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Creative East

This is an edited transcript of comments from an online Creative Industries Council Place Forum event on June 6 2024. Read more about the Forum.

Sam Burton, Creative East

I am the senior investment advisor at the University of East Anglia in the innovation funding team.

We are one of the delivery partners of the Create Growth Programme in Norfolk, Suffolk and Cambridgeshire (Create East). We also work with local councils, combined authority and educational partners such as Norwich University of the Arts, the University of Suffolk, and Anglia Ruskin University to deliver support.

We have run an investment fund at the university for the last twelve years, investing in businesses across all sectors to enable more sustainable work. We came at this from both a creative perspective based on our previous jobs, as well as an investment perspective which was key to the success of the steering group.

As part of Create East, we are working with businesses, that have already received investment or funding and grown their businesses. We wanted our support to be bespoke, which was tricky given we were working with 80 businesses across two years but in the end, we designed our programmes to have core masterclasses on common issues, such as understanding IP and investment, alongside seminars which responded to specific business needs. The key thing for our delivery was about making it very specific to the creative industries, especially given feedback from businesses that previous business support had been generic.

We are delivering our programme across four cohorts, each with 20 businesses from across our geographies, and over a 12-week period. We also picked physical hubs that were accessible since one day a week we bring all the businesses together in a room for the masterclasses, seminars or pitch events where we get them to hone their business proposition as if they were pitching to investors. They also work with a key advisor to guide them through the programme.

Our ‘secret sauce’ is that we have a support framework of around 80 experts and specialists including lawyers and specialists in IP and marketing, who work across the sub-sectors. Businesses can access a substantial number of hours with these stakeholders on a pick and mix basis. We chose not to attach a specific mentor to participants as we believed that model would not necessarily work because of their differing needs and the low likelihood of a single mentor being able to figure it all out for them.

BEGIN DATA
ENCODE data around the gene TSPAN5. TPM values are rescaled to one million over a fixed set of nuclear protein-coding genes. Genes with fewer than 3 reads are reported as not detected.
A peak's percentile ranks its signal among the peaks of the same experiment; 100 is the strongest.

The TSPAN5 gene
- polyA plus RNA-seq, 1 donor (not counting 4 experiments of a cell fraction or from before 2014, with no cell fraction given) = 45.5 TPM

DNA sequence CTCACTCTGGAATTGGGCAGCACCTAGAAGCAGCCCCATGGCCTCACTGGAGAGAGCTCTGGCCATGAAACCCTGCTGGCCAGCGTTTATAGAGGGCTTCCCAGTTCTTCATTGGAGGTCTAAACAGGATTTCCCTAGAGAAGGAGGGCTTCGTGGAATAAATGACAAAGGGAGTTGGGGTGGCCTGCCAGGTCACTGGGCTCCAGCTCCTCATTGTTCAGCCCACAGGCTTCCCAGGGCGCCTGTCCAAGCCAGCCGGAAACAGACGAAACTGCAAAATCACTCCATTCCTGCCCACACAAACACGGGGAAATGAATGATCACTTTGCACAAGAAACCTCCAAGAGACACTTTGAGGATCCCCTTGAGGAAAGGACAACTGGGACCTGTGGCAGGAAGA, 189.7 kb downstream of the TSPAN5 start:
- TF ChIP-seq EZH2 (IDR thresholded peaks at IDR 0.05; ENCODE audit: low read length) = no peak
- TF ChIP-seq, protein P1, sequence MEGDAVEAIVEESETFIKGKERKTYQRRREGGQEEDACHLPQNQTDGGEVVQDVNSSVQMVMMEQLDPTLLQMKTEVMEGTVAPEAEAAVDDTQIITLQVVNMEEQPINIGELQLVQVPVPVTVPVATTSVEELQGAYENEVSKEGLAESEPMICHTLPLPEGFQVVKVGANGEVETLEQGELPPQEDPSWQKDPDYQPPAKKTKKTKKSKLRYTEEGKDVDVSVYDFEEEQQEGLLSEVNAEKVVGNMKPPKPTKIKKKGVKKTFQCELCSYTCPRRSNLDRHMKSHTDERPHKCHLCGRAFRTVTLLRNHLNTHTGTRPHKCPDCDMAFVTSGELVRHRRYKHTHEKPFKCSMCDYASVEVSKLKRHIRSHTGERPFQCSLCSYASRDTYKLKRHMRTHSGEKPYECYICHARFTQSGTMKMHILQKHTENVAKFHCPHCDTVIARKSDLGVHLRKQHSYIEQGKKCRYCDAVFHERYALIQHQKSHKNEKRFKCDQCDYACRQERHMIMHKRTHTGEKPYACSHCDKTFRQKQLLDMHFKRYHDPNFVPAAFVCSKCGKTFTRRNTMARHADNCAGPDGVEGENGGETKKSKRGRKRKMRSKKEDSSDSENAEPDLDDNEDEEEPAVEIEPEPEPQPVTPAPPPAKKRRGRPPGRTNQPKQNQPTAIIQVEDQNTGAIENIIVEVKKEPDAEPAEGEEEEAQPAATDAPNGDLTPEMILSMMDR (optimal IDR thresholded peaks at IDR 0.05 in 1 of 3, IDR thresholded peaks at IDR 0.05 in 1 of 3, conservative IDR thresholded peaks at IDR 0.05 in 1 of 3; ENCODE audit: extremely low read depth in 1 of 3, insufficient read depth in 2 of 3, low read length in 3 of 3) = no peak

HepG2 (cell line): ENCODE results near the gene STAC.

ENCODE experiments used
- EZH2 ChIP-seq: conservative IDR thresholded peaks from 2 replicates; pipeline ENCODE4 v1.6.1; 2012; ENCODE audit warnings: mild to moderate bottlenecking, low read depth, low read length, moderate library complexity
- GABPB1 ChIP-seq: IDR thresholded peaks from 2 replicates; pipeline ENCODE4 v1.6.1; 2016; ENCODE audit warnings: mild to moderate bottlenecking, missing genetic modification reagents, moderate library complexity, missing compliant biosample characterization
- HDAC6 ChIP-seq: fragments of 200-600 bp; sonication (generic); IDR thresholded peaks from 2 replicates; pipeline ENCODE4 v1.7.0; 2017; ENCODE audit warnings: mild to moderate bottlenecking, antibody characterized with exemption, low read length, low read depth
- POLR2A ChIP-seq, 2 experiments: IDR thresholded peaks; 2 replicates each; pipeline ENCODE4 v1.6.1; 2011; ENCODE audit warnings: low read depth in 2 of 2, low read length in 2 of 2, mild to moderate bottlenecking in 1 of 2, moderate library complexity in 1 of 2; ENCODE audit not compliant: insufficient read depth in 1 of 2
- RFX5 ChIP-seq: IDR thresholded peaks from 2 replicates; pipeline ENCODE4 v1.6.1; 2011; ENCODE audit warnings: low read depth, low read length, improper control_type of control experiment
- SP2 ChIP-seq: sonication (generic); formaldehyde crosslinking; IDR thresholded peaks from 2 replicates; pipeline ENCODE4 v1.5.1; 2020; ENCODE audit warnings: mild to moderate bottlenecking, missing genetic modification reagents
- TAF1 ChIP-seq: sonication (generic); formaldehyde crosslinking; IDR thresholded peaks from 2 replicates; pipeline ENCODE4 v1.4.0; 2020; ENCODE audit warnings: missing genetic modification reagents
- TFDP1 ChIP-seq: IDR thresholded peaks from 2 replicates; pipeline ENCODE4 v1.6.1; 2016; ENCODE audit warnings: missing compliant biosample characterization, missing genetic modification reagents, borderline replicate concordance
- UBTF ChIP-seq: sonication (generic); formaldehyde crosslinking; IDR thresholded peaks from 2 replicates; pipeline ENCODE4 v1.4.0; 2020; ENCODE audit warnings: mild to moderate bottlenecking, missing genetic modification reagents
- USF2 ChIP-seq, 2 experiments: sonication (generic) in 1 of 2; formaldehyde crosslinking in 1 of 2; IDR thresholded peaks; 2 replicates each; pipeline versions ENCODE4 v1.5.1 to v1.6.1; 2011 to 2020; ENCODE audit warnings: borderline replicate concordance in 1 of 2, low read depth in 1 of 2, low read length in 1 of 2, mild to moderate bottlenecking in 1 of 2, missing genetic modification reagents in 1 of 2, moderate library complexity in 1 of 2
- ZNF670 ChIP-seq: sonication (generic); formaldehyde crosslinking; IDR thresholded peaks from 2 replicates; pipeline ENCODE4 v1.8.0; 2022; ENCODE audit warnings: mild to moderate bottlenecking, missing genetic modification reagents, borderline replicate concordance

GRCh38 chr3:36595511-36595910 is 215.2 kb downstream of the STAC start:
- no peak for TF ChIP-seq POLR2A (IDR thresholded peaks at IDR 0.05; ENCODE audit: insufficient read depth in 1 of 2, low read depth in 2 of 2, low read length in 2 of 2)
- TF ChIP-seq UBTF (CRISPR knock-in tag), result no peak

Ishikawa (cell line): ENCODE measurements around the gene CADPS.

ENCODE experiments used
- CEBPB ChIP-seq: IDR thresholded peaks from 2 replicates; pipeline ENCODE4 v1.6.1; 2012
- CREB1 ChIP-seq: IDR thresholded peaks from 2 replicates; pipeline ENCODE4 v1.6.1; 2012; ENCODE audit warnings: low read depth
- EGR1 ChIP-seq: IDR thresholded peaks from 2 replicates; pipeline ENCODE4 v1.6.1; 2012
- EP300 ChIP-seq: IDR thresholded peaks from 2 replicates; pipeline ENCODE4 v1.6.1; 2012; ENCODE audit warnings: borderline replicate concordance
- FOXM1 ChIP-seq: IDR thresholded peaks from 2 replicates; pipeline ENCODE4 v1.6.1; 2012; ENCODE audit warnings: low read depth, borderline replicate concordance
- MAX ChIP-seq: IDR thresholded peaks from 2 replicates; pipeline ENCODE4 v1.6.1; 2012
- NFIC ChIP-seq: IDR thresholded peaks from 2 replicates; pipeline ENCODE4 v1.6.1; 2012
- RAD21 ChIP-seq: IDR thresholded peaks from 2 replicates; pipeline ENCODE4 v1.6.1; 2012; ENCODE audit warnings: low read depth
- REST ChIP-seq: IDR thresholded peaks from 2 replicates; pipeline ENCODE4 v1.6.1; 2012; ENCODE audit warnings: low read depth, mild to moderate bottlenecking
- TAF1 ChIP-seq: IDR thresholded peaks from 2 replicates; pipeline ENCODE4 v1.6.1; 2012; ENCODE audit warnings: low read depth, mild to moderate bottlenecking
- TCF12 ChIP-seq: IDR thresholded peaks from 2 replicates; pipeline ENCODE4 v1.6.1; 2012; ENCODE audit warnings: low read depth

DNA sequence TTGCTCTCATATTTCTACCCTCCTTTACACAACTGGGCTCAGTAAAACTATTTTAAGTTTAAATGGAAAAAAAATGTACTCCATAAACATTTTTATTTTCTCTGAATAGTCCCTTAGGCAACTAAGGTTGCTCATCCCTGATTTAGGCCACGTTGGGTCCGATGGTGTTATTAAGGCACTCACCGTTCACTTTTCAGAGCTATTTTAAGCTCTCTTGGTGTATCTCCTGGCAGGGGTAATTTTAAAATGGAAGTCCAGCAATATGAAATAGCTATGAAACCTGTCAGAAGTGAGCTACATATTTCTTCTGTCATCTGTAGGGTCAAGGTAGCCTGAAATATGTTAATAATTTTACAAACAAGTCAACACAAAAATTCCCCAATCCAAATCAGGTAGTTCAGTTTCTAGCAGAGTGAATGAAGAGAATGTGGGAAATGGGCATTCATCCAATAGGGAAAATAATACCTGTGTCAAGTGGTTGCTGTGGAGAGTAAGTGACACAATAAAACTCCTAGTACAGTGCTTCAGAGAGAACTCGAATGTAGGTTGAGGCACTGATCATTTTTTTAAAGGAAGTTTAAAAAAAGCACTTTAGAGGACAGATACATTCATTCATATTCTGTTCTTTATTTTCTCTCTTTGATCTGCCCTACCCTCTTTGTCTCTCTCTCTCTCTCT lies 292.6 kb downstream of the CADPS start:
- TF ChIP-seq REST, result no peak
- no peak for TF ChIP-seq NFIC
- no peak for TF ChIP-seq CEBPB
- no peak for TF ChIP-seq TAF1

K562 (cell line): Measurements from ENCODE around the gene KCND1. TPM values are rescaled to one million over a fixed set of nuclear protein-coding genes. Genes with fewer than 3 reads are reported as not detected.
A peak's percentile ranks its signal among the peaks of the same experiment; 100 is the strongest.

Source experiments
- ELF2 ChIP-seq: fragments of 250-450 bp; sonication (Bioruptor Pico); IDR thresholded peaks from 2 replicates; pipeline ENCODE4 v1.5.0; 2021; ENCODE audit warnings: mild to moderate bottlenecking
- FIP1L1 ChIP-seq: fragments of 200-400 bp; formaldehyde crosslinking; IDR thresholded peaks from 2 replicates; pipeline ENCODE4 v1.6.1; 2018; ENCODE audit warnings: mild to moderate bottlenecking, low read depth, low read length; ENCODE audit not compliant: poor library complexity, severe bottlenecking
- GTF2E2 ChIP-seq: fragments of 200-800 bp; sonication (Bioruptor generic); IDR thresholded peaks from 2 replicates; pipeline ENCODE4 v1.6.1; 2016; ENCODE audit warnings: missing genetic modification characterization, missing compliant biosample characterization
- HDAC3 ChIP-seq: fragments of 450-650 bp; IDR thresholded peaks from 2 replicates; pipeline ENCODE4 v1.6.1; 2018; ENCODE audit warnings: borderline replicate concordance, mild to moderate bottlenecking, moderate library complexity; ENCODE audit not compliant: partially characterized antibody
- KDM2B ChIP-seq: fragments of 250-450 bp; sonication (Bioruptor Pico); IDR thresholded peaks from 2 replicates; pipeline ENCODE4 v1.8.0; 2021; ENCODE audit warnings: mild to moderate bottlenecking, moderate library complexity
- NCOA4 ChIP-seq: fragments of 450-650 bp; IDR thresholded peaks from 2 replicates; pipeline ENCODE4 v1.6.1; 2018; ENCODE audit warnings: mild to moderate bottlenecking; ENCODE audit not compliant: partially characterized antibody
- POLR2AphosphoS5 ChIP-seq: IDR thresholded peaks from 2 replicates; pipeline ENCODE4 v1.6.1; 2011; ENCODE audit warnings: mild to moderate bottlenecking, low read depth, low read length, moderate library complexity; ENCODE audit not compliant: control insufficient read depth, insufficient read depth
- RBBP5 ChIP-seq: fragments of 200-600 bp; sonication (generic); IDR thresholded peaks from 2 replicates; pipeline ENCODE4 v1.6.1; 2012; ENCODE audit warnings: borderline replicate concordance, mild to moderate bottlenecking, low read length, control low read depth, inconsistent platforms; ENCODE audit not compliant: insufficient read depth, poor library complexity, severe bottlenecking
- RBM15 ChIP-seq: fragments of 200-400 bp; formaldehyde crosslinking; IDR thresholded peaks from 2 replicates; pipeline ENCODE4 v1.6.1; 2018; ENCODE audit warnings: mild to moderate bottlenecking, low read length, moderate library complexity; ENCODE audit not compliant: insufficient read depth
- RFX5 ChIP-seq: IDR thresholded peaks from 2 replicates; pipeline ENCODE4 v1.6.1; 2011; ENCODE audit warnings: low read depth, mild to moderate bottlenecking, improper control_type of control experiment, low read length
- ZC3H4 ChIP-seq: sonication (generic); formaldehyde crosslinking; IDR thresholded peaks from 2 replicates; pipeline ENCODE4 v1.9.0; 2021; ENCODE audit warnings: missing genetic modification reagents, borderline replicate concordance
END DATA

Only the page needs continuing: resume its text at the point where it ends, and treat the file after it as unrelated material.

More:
The challenge we have faced, which the other regions might also say, is breaking the perception amongst applicants that the word ‘investment’ does not only mean something like 'Dragons' Den' and that we cover all types of investment from crowdfunding through to venture capital, angel investment, and everything in between.

The other key consideration is that creative businesses are often small teams which expand and contract with projects and with one founder who needs to work on the business rather than in the business. That day out with us every week is invaluable and the feedback we get from businesses is that this is something they felt they did not have time for but by actually doing it, this meant they could accelerate their business.

My takeaways are that for these kinds of programme, one-size-fits-all general business advice does not cut it and instead, it needs to be tailored and have people meet in the room to support collaboration. Finally, participating businesses have been successful in accessing other funds because the programme has boosted their confidence, helped hone their proposition, and given investors confidence themselves. It is important to understand that a little bit of grant money can unlock finance elsewhere because investors feel confidence.


1. How do we ensure job quality, particularly around the real living wage? What experience have you got in encouraging businesses as they are growing to think about that?

Part of our programme is getting businesses to understand that core investment is key and that it is not only about project-by-project granting which is less available these days. Also to actually think about their creative businesses the way other businesses think, which does not come naturally sometimes, and this is where the support programmes are really important.

2. With a new government coming in, what is the one thing that you would ask it for (that is not money)?

Listen to the people doing the stuff. To hear from creative businesses, creative business leaders and education groups to hear what they want.

Image: creative East